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Labial Adhesions

In normal female anatomy, the labia, or lips of skin that surround the opening to the vagina, are separated. Sometimes the inner lips of a girl’s vagina (labia minora) become fused together. While rare, this condition occurs in some 1-2% of girls under the age of six years. While this condition may look worrisome to you as a parent, it usually causes little trouble for your child and resolves on its own.

In some cases, however, the labia fuses together to cover the opening of the urethra, which can block the flow of urine and trap urine in the genital area. This can cause irritation and even infection and may be referred to a pediatric urology specialist.

Causes of Labial Adhesion

In some cases, labial adhesion occurs when your daughter’s labia becomes irritated. This can happen from prolonged exposure to wet or soiled diapers or even from a skin reaction to certain detergents. A lack of the female hormone estrogen, which diminishes in babies after three months of age, can also play a role in the development of adhesion.

Some things parents can do to help prevent labial adhesion include:

  • Change your baby’s diaper often to ensure the genital area says dry.
  • Use a baby ointment or diaper cream after every diaper change to prevent rash and irritation.
  • Use detergents and soaps that are free of irritants such as perfumes and dyes, which can irritate a baby’s delicate skin.

Treating Labial Adhesion

If you notice that your daughter’s inner lips or labia are stuck together, do not try to pull the labia apart, as this may be painful. The best thing to do is to bring this to the attention of your pediatrician, who may refer you to pediatric urologist for further evaluation. At Chesapeake Urology for Children, our specialists will examine your daughter and determine the extent of the adhesion. In cases where the labia are not blocking the urethral opening and urine can flow freely, it may be recommended to leave the labia alone as the issue may resolve over time and typically will not cause any problem for your child.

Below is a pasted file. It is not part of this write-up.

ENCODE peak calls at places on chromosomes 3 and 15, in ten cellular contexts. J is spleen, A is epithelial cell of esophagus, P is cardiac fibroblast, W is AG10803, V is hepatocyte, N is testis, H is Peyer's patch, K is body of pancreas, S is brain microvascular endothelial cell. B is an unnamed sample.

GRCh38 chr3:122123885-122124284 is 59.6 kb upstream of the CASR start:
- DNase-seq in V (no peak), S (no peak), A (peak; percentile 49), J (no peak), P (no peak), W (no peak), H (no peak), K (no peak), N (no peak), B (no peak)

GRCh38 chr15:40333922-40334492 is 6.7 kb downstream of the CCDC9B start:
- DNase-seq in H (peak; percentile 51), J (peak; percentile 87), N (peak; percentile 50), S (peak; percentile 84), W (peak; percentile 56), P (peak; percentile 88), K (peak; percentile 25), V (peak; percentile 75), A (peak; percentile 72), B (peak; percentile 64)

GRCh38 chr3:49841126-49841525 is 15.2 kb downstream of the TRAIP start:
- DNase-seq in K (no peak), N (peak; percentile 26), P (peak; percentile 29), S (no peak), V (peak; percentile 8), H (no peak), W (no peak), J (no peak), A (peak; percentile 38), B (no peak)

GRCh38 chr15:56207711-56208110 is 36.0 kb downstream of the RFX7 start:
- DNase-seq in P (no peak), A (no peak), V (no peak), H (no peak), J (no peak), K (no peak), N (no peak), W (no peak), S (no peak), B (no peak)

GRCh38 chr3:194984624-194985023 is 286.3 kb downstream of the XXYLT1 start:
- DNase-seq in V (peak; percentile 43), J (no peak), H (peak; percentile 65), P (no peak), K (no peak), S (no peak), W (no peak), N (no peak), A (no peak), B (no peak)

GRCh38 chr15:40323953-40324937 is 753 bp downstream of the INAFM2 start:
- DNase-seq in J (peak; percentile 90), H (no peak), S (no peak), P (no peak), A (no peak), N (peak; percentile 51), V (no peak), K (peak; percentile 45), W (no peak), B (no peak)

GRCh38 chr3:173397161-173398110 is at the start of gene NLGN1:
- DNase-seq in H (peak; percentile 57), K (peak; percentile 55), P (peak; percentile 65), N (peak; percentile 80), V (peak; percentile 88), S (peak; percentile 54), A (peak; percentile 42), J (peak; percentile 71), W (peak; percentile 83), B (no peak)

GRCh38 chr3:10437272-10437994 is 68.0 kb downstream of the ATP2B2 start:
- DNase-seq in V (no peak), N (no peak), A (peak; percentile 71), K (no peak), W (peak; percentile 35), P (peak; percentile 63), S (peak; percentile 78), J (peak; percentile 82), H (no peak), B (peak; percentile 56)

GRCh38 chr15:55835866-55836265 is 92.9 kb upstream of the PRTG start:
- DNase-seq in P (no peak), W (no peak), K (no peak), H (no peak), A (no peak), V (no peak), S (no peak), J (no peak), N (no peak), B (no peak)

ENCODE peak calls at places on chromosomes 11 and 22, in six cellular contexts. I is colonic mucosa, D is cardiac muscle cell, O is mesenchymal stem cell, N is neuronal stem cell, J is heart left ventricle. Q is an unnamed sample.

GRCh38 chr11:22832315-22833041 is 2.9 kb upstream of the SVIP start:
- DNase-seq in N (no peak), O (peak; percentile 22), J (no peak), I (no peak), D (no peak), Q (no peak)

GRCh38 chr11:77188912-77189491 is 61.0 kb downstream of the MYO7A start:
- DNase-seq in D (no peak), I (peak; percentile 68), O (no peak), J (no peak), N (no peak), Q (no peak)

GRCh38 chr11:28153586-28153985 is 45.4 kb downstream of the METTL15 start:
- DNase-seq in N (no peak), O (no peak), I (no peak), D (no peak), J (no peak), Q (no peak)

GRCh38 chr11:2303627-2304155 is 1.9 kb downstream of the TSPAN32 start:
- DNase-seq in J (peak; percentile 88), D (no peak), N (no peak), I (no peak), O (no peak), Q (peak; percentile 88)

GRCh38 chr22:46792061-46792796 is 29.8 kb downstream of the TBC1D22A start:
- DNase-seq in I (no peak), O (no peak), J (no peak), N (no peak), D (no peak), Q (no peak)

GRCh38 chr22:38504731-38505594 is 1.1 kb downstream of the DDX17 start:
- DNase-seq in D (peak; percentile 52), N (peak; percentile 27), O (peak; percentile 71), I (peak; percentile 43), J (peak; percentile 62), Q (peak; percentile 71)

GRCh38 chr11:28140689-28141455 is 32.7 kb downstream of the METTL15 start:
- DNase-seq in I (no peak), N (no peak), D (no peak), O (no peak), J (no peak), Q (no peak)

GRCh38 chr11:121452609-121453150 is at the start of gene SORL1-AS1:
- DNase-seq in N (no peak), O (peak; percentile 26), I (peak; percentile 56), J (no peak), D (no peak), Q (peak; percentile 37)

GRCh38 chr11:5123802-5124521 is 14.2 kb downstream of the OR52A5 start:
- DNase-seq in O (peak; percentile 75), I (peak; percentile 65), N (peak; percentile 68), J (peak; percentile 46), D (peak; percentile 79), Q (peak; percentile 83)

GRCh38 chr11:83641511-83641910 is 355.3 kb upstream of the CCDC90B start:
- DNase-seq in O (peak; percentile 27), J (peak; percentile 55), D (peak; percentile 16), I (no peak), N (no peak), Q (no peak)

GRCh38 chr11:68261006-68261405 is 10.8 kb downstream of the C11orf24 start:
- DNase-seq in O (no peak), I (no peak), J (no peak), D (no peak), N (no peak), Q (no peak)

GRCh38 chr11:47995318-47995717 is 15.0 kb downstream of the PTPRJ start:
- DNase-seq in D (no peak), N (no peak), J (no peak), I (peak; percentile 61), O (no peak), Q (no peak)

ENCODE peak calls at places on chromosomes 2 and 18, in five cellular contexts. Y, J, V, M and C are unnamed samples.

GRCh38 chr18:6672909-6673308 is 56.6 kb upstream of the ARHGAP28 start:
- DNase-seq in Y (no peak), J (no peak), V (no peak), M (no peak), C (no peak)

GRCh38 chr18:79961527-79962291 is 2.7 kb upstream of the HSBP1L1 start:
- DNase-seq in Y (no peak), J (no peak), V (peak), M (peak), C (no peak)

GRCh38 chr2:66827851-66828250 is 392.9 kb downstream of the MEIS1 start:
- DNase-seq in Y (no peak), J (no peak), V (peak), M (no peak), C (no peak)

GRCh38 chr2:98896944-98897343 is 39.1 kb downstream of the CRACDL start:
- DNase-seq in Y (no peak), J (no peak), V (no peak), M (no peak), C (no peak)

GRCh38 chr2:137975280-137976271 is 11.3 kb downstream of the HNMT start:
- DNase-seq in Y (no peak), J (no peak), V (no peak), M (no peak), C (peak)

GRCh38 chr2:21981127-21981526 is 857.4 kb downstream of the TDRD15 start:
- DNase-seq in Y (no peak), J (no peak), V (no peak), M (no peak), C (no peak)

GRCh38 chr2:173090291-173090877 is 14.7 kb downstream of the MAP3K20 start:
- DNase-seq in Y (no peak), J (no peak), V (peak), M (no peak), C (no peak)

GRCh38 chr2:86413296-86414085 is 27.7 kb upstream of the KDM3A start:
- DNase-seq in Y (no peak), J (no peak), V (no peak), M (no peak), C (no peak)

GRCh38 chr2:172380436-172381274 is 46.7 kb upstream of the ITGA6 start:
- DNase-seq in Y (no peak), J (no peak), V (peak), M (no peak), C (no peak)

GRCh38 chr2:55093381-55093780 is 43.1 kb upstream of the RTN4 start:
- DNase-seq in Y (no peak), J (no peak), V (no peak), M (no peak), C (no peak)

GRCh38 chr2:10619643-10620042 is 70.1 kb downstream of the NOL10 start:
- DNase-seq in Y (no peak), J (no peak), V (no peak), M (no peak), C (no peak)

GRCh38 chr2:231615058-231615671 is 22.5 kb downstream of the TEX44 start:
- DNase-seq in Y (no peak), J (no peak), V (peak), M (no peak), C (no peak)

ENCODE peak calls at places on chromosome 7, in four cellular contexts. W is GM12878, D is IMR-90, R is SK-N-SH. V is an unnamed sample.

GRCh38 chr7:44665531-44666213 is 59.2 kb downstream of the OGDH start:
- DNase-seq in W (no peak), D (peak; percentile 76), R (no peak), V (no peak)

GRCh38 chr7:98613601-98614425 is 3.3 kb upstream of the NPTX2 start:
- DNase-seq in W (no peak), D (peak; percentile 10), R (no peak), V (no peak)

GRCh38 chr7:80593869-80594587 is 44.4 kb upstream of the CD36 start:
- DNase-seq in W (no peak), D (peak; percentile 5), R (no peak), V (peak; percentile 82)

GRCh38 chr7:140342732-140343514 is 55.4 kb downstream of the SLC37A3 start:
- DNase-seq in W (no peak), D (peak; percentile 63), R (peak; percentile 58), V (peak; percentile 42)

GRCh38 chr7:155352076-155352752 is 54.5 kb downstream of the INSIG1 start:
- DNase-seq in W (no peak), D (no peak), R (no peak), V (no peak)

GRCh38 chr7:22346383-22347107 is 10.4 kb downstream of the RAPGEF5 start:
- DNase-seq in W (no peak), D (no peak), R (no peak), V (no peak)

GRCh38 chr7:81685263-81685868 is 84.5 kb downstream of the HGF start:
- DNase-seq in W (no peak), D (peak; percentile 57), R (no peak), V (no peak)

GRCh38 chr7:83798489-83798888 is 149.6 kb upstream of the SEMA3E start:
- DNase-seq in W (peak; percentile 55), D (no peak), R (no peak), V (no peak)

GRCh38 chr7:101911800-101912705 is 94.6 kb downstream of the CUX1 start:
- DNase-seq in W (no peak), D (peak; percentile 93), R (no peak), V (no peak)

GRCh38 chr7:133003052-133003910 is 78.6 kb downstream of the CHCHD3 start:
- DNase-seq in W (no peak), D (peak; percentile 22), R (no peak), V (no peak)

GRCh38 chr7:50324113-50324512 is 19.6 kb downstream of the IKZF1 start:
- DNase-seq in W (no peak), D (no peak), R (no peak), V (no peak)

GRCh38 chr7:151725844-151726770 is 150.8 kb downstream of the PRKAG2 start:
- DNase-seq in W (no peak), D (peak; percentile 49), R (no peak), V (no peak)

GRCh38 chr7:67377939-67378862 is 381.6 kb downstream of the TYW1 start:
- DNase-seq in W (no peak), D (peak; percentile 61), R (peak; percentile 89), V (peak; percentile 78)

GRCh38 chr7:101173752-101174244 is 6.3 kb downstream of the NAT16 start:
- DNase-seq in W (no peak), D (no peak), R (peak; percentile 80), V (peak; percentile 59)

If the adhesion is trapping urine in the genital area and there is significant irritation or discharge, we may prescribe treatment with:

  • Estrogen cream – This is the most common treatment for labial adhesion. The cream is applied directly to the affected labia minora for two to three weeks. After this time, the hormone will separate the tissues and open the labia. After treatment with estrogen cream, you should continue to apply an ointment such as petroleum jelly to reduce recurrence of the adhesion. There is often a very high recurrence rate but to a lesser degree that allows observation until resolution at puberty.
  • Steroid cream – This is an alternative to estrogen cream. While slightly less effective, steroid creams do not have any risk of skin discoloration or other systemic effects after long-term use.

In very rare cases, the labial adhesion will be thick and tightly fused. In these cases, your doctor will attempt to separate the labia under appropriate anesthesia. The majority of cases of labial adhesion do not cause pain or problems for your child and will resolve and reopen on its own with the onset of puberty.

This issue is not uncommon. You have the resources and experience of Chesapeake Urology for Children on your side to care for the health of your child.